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The menu is globally influenced small plates while the decor is a wild, pink ride with a charming rooftop terrace

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In the famous musical "Grease," a Teen Angel croons to Frenchy, one of the teenage pink ladies, about going to a malt shop in the sky in the classic number "Beauty School Dropout." 

This line keeps running through my head as I think of Pinky's Rooftop, a new second-story restaurant overlooking downtown Royal Oak. The tapas bar and restaurant doesn't serve malts, per se, but Pinky's does have a whimsical and glamorous aesthetic with lots of bubble gum, vintage flare. And with an all-season terrace view of downtown Royal Oak, it does seem like you're soaring above the 11 Mile and Main corner. 

The restaurant pays homage to Frenchy's tinting class disaster on the dessert menu with Beauty School Dropout, a giant, fluffy pile of pink cotton candy served on a ceramic head like a wig. It's a hilarious way to share dessert among friends, and in case the decor didn't give it away, it really illustrates what Pinky's is all about: fun.

With black and white stripes, animal prints, strings of crystals, big floral moments and lots and lots of pink, the dining room, terrace and lush garden look almost as if fashion outlets Betsey Johnson and Henri Bendel got together in an alternative universe and designed a cosmopolitan restaurant. 

In reality, the look is from the minds of Birmingham designers Ron and Roman and Pinky's owner Adam Merkel, a young restaurateur who says he was going for a Los Angeles or Miami feel. 

"You feel like you're transported into another place ... a place to have a great time," he said.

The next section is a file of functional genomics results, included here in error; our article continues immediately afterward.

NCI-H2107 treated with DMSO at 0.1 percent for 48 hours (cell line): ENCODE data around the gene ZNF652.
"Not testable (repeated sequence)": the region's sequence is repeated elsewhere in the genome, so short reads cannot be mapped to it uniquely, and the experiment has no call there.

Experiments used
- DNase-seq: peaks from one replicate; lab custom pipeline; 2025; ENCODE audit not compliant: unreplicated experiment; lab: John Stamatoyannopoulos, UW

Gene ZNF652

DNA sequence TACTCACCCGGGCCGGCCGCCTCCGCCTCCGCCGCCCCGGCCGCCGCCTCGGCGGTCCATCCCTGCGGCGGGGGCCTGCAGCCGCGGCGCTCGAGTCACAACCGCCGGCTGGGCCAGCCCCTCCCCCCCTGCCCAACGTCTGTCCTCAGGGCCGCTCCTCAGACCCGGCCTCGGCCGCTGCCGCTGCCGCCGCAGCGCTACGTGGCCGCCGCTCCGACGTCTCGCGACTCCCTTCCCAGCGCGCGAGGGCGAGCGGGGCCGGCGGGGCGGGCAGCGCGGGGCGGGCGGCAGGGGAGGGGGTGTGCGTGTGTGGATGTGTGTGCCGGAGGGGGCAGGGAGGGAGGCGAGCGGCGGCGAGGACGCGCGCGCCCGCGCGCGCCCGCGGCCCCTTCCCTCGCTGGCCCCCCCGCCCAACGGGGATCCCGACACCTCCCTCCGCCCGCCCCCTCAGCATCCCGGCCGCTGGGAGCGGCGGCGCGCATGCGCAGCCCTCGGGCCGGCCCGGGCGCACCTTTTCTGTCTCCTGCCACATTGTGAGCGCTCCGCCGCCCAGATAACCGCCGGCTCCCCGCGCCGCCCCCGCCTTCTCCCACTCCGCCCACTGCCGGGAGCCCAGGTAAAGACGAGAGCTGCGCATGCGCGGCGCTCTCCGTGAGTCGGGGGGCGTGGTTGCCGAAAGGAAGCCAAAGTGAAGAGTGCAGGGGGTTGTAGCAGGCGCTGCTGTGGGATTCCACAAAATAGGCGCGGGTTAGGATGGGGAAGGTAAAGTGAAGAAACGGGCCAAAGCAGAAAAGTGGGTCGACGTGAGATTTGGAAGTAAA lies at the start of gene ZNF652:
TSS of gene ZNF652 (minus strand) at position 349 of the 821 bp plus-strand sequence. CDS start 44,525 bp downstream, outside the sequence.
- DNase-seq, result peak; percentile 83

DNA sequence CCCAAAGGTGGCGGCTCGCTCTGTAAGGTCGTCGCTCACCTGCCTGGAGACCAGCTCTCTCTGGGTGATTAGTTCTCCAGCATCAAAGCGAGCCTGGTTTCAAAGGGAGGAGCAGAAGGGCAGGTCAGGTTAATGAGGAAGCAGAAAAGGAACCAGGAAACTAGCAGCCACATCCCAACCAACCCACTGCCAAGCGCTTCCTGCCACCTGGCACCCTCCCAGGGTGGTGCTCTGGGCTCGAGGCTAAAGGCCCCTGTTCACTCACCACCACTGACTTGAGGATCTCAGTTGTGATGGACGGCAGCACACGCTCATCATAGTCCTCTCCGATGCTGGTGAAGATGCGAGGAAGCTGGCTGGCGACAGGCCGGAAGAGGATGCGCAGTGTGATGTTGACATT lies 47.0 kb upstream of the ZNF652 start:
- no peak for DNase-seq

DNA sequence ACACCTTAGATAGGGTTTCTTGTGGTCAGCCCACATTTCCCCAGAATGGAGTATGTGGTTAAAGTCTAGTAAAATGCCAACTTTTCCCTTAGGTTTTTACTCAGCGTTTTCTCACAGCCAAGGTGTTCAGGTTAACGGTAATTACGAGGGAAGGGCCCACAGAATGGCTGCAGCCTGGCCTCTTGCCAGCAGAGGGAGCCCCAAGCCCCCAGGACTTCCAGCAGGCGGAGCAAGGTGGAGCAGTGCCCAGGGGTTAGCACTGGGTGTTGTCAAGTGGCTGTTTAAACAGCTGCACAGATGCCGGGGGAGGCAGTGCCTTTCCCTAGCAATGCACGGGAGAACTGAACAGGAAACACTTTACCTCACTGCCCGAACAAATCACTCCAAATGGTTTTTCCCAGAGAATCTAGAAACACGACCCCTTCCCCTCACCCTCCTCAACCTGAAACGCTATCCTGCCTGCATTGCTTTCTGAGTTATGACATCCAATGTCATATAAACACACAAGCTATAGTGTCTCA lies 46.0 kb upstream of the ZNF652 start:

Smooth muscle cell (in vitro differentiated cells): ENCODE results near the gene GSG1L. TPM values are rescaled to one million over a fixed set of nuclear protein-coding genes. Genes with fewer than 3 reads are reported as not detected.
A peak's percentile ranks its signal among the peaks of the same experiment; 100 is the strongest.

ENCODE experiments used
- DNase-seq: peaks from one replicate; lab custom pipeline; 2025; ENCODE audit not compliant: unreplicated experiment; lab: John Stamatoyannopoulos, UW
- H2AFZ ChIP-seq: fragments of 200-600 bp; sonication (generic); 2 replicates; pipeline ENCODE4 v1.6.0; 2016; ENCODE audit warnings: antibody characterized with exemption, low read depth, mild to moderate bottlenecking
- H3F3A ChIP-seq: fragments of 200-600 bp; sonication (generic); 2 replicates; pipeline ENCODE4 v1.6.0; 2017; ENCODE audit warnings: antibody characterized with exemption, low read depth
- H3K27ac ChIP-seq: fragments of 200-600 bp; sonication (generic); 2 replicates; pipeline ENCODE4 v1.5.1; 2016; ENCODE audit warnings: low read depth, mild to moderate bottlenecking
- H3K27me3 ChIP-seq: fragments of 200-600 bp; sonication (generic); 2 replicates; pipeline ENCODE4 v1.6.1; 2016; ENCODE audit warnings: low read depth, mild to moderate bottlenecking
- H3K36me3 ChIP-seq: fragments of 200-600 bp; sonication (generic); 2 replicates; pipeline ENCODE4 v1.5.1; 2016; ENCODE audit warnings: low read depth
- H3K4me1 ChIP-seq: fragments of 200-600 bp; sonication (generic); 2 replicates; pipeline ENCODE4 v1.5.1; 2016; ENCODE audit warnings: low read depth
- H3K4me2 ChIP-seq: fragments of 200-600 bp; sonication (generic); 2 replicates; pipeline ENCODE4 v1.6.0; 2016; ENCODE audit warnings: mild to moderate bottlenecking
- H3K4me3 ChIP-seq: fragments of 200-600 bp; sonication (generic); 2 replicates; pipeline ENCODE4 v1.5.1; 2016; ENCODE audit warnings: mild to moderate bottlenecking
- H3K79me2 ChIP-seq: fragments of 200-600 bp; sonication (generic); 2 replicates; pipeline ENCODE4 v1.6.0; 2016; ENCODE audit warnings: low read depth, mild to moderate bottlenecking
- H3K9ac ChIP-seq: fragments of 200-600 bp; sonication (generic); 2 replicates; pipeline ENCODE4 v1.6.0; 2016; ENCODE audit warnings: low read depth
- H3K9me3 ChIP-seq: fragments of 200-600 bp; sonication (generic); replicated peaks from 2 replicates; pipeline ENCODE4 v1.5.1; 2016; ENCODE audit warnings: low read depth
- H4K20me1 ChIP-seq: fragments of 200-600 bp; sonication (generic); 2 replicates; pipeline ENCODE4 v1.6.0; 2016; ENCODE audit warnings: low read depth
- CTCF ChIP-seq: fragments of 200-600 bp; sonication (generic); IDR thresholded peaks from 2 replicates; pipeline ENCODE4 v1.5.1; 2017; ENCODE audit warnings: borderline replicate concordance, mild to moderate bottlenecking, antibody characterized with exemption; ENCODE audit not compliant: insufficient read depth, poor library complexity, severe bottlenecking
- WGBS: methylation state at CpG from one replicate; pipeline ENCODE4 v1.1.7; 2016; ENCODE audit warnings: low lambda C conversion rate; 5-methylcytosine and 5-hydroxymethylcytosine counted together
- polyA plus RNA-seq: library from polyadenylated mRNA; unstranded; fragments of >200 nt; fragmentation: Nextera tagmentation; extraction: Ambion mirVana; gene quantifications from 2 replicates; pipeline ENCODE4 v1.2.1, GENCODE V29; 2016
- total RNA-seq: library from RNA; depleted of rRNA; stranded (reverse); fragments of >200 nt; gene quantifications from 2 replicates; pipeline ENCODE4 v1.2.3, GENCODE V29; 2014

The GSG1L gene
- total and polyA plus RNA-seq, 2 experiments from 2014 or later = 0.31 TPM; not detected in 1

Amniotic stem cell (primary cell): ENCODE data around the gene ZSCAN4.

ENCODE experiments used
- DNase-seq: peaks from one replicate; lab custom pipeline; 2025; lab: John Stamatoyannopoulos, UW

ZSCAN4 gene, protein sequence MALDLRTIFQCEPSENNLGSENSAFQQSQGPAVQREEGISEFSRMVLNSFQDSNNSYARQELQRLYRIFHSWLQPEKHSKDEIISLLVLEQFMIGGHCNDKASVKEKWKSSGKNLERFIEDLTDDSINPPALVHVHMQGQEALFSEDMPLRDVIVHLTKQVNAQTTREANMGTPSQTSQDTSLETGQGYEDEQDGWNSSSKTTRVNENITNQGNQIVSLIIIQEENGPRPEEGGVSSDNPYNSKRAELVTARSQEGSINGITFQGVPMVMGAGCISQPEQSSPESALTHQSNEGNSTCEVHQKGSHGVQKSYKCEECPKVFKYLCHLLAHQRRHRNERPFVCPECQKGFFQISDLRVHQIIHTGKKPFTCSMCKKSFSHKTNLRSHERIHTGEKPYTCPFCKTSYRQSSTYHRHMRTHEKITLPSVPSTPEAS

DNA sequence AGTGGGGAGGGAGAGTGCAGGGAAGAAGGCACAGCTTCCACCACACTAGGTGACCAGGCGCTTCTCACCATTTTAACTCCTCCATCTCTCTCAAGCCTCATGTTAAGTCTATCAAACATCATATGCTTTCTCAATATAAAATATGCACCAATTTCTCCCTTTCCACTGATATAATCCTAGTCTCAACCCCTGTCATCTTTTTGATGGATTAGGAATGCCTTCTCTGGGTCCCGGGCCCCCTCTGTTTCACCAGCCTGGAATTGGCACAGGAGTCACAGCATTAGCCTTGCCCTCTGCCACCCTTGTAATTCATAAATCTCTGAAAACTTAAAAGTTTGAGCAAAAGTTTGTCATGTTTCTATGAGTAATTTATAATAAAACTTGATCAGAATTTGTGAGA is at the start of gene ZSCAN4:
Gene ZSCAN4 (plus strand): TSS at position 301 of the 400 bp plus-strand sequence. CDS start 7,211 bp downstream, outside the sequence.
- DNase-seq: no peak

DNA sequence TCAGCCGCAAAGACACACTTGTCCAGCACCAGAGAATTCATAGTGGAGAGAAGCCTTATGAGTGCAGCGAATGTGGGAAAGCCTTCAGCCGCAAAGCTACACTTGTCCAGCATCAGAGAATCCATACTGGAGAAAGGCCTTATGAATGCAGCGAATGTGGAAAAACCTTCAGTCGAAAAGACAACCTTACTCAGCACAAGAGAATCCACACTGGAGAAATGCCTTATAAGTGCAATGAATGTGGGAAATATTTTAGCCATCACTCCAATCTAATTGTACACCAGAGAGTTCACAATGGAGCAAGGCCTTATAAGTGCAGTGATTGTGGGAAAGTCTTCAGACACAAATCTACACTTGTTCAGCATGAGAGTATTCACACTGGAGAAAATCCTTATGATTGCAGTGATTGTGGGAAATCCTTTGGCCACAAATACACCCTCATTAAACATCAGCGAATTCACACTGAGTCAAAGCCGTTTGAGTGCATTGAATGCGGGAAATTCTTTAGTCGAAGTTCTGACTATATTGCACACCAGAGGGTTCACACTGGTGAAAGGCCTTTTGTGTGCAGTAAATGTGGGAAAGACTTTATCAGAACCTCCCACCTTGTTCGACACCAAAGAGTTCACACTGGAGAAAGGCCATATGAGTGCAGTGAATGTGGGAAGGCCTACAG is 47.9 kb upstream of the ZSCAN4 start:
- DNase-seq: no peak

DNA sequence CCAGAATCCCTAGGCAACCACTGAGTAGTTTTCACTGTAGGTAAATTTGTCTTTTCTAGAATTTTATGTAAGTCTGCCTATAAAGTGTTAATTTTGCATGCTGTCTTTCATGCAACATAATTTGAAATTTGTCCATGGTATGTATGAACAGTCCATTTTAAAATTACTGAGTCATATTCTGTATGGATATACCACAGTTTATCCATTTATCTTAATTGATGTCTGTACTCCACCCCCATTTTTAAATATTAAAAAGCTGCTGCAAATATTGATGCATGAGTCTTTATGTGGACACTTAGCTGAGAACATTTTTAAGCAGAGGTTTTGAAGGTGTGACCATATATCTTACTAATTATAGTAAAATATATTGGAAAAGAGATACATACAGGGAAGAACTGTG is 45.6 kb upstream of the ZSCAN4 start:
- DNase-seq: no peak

It is cheery and chic, and the service style matches it. The staff isn't overly formal, but polished. Care is taken to find out if diners have any allergies or are celebrating something special. 

Pinky's is a little reminiscent of a short-lived but gorgeous Royal Oak restaurant, La Dulce, which was known for its extravagantly elegant and busy decor featuring crockery, bold patterns and lots of bric-a-brac. Pinky's is younger and more modern, though, and the menu reflects current trends.

It offers shareable small plates for dinner and brunch, influenced by American, Japanese and Latin cuisine.

Among the most popular are the Brussels sprouts bruschetta with Zingerman's bread, tender surf and turf skewers and a light ricotta gnocchi with house-made pasta, wild mushrooms and a balanced Parmesan cream sauce. Chef Merkel tells me the latter dish comes from one of his other concepts, Cello Italian Restaurant in Howell. 

A favored item on one visit was the short rib wonton tacos, which are five canapés made with fried Chinese wonton paper stuffed with flavorful short rib and a dollop of avocado sauce, pickled fresno chilis and shaved radish. 

Along the same lines, the Silver Pig nachos (another dish borrowed from one of Merkel's Howell properties) is a big bowl of crunchy, seasoned chips that my dining partner described as "bespoke Doritos." They're doused with melted cheese, large slices of avocado, pico de gallo and shreds of romaine lettuce. Seems simple, but they are more addicting than your average bowl of chips.